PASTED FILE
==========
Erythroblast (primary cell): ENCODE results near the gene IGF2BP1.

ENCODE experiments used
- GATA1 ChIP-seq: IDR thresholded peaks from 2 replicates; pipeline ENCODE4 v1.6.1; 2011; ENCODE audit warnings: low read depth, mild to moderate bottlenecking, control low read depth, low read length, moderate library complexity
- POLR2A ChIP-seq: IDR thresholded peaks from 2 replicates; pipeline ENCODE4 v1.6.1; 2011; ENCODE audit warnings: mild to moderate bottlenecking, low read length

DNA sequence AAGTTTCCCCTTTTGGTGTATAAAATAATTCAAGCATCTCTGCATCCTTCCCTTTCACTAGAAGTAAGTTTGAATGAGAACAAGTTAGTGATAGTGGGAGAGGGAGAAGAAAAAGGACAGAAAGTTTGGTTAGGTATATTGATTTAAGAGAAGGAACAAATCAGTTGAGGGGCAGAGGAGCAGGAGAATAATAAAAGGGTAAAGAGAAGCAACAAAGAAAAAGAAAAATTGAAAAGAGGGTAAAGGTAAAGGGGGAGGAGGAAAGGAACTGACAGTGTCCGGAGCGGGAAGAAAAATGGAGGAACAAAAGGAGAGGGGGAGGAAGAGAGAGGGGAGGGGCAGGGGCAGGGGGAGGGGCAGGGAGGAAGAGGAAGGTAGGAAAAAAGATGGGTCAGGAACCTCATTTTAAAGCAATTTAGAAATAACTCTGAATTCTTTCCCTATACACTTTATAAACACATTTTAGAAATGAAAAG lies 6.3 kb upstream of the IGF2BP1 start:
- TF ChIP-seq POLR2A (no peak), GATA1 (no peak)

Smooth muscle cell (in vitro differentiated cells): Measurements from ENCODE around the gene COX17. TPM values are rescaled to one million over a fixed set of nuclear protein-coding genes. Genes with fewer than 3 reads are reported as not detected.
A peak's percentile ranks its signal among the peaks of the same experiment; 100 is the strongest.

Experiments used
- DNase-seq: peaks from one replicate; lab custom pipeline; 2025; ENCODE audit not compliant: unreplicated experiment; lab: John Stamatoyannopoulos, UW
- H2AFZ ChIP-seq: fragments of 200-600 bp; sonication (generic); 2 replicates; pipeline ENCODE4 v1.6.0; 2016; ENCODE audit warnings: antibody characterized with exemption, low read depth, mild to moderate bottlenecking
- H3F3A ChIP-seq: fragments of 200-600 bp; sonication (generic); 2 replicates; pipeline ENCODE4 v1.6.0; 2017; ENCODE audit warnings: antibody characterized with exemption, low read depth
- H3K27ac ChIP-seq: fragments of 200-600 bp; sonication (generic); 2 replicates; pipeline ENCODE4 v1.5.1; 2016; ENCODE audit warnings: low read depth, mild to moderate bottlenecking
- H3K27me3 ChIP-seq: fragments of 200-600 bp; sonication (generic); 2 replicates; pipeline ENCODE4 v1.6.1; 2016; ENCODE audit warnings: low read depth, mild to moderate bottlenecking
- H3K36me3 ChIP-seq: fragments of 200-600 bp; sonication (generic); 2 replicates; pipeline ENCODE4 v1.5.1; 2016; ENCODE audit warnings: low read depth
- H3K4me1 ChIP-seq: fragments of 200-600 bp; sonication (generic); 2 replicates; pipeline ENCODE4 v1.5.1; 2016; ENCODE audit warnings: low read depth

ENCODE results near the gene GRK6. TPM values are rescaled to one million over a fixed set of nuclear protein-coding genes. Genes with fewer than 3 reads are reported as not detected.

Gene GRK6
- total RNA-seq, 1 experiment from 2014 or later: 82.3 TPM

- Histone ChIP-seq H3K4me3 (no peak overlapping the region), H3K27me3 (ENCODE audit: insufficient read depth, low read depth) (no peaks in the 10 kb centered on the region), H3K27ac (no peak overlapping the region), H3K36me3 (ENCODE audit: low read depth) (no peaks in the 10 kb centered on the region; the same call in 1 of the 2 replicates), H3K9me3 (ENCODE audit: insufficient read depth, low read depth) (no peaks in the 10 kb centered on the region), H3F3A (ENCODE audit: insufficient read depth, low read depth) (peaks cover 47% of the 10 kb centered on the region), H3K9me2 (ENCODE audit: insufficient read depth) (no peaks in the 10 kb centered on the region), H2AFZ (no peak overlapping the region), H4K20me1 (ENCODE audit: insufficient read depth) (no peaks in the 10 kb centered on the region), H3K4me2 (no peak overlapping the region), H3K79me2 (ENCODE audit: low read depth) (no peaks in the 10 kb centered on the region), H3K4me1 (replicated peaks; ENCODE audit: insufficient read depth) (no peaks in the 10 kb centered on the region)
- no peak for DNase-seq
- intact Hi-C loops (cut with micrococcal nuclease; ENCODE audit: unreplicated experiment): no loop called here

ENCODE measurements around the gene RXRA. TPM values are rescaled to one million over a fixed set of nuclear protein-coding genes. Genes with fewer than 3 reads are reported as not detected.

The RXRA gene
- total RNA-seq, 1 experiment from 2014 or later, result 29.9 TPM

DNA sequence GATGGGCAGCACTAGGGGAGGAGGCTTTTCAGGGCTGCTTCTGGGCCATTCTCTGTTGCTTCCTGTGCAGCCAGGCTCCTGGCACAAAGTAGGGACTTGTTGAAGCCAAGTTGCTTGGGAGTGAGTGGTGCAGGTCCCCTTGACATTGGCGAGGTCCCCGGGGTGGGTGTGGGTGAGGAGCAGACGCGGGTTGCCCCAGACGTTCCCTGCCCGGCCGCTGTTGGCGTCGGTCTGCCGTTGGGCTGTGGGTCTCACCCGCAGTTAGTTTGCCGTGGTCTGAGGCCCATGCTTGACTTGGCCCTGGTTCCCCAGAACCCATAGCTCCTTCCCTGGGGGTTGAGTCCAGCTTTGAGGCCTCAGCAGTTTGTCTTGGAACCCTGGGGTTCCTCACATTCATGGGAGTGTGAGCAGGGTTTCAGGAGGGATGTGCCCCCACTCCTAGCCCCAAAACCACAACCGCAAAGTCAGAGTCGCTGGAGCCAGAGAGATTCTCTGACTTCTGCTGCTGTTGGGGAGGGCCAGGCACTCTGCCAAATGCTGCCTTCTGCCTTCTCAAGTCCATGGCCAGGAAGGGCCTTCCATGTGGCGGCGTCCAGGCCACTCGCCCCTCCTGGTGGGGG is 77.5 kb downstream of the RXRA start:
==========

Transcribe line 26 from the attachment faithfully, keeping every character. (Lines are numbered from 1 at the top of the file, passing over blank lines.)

DNA sequence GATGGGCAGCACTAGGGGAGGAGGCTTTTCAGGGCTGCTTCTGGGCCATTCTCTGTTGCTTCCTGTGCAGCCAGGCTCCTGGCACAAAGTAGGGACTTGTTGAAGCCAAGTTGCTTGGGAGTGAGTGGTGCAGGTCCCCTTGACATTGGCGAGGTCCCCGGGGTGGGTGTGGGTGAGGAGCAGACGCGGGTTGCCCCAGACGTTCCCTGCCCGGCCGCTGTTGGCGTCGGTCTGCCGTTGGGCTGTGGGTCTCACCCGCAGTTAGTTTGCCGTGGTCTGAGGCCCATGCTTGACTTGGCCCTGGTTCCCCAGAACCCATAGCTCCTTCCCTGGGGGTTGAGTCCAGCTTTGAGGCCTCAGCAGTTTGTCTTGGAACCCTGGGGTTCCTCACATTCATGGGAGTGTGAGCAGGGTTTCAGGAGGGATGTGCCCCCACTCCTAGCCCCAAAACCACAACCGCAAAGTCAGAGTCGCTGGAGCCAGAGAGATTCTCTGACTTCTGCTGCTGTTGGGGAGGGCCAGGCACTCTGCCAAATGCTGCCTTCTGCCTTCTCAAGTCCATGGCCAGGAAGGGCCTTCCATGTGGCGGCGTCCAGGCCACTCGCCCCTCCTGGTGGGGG is 77.5 kb downstream of the RXRA start: